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September 20, 2017 FacebookTwitterFlickrRSSSEND TO A FRIENDPRINT
Inside this issue
Wanna Sell Cars? No, Job Seeker Study Finds
Ford's Michigan Assembly, Flat Rock Plants Face Temporary Shutdowns
Volvo Now Plans to Invest $1 Billion in Its First U.S. Plant
Utilities’ Plans to Build EV Charging Stations Denied
Top Stories
Wanna Sell Cars? No, Job Seeker Study Finds
 
Job seekers are willing to work at dealerships -- but not selling cars. "Any role, other than salesperson, creates a lift in interest" among job hunters asked about working in auto retailing, said Isabelle Helms, vice president of research and market intelligence for Cox Automotive in Atlanta.
 
That is one finding in a new study by Cox. Cox partnered with Hireology, a Chicago hiring and retention technology provider, to conduct the 2017 Dealership Staffing Study. Helms presented the findings Tuesday at Elevate, a conference led by Hireology.
 
In its first such study, Cox surveyed about 800 job seekers and 393 dealership employees, of whom 50 were managers or owners, on hiring and retention. Cox collected the data between late in the third quarter of last year and midway through 2017.
Source: Automotive News

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Ford's Michigan Assembly, Flat Rock Plants Face Temporary Shutdowns
 
Ford Motor Co. is planning temporary shutdowns at five plants this year, including at Michigan Assembly in Wayne and Flat Rock Assembly, where the Mustang is produced. The plans reflect changes in consumer demand for cars and trucks.
 
"We are continuing to match production with customer demand, as we always do, and we are on track for our dealer inventories to remain at planned levels by year-end," according to a statement from a Ford spokeswoman.
 
All of the plants except one -- Kansas City Assembly -- produce passenger cars, and consumers have been increasingly shifting their purchases to trucks and SUVs. The temporary shutdown at Kansas City, which has 7,320 employees, affects only production of the Transit van, not the Ford F-150. The stoppage is to "catch up" on the work related to a recall, announced in June, of about 402,462 2015-17 Transit vans for a driveshaft issue.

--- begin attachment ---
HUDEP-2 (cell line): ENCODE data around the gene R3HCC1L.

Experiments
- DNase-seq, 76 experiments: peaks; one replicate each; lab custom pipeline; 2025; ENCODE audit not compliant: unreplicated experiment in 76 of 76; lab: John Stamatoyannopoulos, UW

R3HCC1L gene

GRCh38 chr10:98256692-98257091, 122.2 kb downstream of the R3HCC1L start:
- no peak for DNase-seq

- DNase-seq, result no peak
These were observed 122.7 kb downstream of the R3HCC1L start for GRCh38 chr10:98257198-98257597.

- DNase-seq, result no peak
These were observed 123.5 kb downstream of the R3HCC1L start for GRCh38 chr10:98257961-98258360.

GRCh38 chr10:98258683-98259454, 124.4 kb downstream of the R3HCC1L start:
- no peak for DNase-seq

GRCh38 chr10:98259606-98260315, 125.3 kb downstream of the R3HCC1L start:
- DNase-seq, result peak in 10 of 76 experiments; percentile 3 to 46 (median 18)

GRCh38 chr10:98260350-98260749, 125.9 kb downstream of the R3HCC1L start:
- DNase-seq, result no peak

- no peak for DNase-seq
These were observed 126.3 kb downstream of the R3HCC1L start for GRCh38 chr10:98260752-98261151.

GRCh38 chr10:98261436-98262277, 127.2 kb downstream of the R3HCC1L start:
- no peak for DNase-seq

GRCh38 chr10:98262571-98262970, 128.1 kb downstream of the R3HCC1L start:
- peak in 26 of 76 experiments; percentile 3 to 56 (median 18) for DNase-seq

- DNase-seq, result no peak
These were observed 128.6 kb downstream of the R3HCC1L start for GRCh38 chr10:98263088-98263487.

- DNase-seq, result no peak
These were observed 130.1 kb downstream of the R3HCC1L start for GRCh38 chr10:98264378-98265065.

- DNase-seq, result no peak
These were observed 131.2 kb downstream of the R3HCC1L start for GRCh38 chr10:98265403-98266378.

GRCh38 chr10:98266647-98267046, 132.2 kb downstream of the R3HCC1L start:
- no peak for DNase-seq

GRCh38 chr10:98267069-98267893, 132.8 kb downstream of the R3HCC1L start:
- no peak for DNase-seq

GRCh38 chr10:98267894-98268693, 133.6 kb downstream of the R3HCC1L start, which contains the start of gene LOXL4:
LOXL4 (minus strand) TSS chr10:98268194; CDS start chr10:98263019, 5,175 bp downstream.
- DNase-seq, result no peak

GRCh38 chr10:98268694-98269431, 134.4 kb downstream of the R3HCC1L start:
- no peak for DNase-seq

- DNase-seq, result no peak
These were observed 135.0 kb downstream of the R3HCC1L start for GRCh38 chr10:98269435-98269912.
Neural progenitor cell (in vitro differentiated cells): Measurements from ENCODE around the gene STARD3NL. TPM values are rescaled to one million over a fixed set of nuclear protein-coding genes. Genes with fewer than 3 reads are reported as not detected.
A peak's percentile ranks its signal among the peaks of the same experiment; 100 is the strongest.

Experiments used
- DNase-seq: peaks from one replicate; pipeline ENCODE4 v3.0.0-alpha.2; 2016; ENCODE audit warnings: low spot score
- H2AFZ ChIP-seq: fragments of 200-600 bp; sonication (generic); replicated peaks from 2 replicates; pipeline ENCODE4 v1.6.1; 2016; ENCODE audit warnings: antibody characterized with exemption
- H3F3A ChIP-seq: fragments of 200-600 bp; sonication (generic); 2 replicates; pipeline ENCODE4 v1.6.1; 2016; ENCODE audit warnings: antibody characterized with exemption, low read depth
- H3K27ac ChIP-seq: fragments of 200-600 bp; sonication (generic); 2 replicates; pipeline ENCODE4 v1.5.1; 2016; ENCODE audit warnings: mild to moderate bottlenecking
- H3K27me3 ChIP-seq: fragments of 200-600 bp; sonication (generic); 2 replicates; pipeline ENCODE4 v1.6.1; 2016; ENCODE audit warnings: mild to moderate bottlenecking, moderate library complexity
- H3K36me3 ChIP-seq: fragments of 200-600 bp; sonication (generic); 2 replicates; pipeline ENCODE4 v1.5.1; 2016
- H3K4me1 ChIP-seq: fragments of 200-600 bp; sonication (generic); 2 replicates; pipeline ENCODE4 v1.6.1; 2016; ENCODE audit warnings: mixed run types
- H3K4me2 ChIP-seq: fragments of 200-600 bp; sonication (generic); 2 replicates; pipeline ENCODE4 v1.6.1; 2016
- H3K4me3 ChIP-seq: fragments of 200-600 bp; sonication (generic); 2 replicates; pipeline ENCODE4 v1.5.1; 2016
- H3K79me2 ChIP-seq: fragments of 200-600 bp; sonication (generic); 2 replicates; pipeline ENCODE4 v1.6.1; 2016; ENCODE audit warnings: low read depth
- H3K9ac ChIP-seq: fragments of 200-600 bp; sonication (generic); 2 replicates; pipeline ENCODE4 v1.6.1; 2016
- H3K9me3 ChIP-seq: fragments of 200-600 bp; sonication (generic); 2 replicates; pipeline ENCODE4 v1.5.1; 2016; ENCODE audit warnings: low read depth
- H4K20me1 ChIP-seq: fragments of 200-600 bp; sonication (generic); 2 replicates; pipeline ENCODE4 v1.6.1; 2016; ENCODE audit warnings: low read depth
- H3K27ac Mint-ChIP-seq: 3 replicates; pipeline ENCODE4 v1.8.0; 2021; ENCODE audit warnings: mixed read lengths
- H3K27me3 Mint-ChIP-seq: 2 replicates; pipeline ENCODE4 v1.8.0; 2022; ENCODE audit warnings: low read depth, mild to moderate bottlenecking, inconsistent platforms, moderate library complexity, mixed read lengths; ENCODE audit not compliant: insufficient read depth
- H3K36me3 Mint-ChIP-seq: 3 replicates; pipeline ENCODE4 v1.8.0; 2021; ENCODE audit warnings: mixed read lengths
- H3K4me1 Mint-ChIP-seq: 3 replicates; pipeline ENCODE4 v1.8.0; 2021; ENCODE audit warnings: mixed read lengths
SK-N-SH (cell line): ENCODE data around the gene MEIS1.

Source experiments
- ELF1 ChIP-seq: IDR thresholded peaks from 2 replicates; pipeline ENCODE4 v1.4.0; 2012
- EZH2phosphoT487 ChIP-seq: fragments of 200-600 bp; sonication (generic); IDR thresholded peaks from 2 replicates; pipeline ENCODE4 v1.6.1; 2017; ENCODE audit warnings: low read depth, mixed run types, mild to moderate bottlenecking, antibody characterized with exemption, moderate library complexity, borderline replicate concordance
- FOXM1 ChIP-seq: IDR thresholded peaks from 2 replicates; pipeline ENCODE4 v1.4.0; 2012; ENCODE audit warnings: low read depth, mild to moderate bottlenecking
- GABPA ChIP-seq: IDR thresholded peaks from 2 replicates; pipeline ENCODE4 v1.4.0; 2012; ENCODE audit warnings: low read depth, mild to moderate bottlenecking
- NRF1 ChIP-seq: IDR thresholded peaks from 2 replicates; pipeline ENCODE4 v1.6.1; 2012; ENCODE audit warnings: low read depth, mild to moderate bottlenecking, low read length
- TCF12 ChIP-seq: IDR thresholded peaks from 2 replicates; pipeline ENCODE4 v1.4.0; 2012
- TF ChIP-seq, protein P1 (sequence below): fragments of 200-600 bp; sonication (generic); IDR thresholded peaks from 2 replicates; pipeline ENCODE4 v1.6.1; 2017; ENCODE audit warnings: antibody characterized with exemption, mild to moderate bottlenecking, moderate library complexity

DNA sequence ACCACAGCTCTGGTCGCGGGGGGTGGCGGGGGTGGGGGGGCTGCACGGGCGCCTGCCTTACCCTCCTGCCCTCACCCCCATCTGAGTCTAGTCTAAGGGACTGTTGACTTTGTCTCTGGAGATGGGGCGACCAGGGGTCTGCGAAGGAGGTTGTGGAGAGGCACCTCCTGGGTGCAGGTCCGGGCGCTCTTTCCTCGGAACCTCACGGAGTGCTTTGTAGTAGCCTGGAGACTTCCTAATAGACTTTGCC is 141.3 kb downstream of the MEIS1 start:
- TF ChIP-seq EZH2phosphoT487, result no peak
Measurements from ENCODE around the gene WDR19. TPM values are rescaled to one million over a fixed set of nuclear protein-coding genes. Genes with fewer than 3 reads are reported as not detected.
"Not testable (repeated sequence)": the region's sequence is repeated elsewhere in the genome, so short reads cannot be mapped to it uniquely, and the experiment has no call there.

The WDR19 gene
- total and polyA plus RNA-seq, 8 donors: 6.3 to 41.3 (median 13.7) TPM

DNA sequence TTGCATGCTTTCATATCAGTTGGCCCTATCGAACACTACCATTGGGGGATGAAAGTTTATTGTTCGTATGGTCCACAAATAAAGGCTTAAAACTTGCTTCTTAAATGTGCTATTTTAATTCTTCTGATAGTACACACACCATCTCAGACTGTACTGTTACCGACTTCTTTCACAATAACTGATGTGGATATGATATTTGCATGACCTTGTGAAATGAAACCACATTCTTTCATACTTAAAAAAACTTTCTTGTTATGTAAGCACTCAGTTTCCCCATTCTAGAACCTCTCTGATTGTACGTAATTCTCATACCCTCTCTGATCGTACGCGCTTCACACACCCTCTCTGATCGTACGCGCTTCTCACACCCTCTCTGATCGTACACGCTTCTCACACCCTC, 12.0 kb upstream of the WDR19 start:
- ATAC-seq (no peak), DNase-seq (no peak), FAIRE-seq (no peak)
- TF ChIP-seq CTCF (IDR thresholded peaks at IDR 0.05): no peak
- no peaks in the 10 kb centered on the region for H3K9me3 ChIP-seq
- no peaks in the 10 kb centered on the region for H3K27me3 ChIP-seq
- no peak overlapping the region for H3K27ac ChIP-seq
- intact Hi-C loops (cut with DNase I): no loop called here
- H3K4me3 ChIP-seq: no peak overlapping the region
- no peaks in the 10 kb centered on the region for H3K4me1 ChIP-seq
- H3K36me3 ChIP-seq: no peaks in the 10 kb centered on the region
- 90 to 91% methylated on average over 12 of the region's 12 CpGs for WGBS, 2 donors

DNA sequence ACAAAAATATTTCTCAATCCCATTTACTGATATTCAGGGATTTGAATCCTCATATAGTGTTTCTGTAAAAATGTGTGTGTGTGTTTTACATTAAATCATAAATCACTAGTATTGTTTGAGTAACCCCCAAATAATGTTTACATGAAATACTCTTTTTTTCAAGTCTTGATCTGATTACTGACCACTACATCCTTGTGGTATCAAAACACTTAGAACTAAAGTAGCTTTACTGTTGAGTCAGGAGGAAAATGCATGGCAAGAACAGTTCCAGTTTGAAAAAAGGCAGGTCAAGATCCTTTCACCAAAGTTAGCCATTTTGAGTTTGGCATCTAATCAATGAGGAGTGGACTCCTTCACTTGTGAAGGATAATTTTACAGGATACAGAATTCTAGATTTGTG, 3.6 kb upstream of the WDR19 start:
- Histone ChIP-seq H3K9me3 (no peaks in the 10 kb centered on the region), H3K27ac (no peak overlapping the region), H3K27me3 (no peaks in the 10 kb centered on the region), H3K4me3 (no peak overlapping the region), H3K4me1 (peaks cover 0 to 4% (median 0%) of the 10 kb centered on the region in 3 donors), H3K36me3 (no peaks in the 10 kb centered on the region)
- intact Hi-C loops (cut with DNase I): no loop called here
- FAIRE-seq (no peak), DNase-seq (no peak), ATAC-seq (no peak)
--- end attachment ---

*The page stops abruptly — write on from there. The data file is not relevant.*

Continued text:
Source: Detroit Free Press

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Volvo Now Plans to Invest $1 Billion in Its First U.S. Plant
 
Swedish auto maker Volvo is doubling its investment in its first U.S. plant to a total of $1 billion, a bet that its nascent comeback in the U.S. market has staying power.
 
Volvo will add a second production line to a factory now under construction near Charleston, S.C., a Volvo spokesman said. The auto maker plans to make the S60 sedan at the plant starting in late 2018 along with another unnamed vehicle.
 
The expansion will add 1,900 jobs to the 2,000 already planned for the plant. The U.S. was Volvo’s fastest-growing market last year, posting an 18% increase in sales to 82,726 vehicles. Sales have cooled this year, slipping 7% to about 49,000 vehicles through August.
Source: WSJ

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Utilities’ Plans to Build EV Charging Stations Denied
 
Faced with deadlines to increase the number of electric vehicles on the road, states are being asked to decide whether utility companies can build electric vehicle charging stations — and pass on the cost to their customers.
 
Building more charging stations could help alleviate “range anxiety,” the fear of running out of charge with no station in sight, and therefore stimulate sales of the clean-air-friendly cars. But in some states, officials say that letting the utility industry build more stations would force all electricity consumers to pay for a service that only a few, relatively affluent, people will use.
 
In California, home to nearly half the electric vehicles, or EVs, now on U.S. roads, the Public Utilities Commission last year approved plans for three of the state’s largest utilities to build more than 12,500 charging stations at workplaces, apartment complexes and public locations for about $200 million.
 
But this year, Michigan, Missouri and Kansas all have slapped down utilities’ requests to build charging stations with customers’ money. “Let the private sector invest in the EV market, rather than have ratepayers finance the speculative venture,” the Kansas Corporation Commission ruled.
Source: The Detroit News

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Quotable
"We found that when it comes to how management runs the business, they are open to change. And when you look at hours and scheduling, they are open to change, too."

    -- Isabelle Helms, vice president of research and market intelligence for Cox Automotive in Atlanta, Automotive News, Sept. 20
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